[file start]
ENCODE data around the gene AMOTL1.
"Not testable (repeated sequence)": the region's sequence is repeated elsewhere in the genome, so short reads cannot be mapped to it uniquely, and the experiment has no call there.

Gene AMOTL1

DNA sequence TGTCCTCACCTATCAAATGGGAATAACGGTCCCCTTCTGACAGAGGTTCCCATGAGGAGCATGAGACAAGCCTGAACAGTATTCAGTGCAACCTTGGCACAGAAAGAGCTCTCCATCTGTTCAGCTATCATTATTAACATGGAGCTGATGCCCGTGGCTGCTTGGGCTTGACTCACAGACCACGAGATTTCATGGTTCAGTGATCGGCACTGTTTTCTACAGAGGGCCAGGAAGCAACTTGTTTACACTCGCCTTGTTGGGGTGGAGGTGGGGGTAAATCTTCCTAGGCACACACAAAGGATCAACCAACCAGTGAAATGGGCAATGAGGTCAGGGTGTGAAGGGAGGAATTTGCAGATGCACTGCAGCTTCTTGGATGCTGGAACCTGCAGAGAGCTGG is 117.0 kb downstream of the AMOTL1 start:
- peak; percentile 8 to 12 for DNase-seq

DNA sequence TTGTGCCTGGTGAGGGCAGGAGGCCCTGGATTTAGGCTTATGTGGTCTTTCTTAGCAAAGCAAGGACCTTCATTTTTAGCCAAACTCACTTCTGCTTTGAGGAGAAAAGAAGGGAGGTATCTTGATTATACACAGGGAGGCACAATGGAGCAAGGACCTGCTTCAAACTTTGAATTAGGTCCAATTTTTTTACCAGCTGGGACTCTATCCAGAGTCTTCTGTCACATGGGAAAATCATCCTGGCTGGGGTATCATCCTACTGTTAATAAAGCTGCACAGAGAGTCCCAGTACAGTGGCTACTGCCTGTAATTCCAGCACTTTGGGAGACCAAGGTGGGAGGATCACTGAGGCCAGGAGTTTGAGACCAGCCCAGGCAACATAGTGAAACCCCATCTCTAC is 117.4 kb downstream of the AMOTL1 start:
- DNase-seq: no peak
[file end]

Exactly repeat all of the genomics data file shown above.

ENCODE data around the gene AMOTL1.
"Not testable (repeated sequence)": the region's sequence is repeated elsewhere in the genome, so short reads cannot be mapped to it uniquely, and the experiment has no call there.

Gene AMOTL1

DNA sequence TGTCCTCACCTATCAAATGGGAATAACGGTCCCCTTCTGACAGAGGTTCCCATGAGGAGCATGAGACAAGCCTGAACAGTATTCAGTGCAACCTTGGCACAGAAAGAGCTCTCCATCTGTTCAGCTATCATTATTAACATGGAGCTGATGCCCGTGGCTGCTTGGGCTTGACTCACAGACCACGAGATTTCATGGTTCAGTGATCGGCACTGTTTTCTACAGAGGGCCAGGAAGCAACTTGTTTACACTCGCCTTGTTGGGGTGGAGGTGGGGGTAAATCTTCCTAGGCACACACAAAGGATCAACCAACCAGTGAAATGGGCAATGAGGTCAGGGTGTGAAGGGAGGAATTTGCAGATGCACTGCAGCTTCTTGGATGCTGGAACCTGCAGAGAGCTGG is 117.0 kb downstream of the AMOTL1 start:
- peak; percentile 8 to 12 for DNase-seq

DNA sequence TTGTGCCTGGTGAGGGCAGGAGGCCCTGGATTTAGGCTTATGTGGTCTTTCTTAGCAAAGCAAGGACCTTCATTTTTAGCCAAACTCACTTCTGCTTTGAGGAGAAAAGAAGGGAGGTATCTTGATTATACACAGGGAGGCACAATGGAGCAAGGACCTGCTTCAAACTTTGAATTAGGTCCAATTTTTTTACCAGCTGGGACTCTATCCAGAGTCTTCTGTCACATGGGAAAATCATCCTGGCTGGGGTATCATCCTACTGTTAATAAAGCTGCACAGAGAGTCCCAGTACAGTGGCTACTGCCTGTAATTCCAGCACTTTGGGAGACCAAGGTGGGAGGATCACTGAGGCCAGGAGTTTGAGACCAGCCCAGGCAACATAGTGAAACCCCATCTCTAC is 117.4 kb downstream of the AMOTL1 start:
- DNase-seq: no peak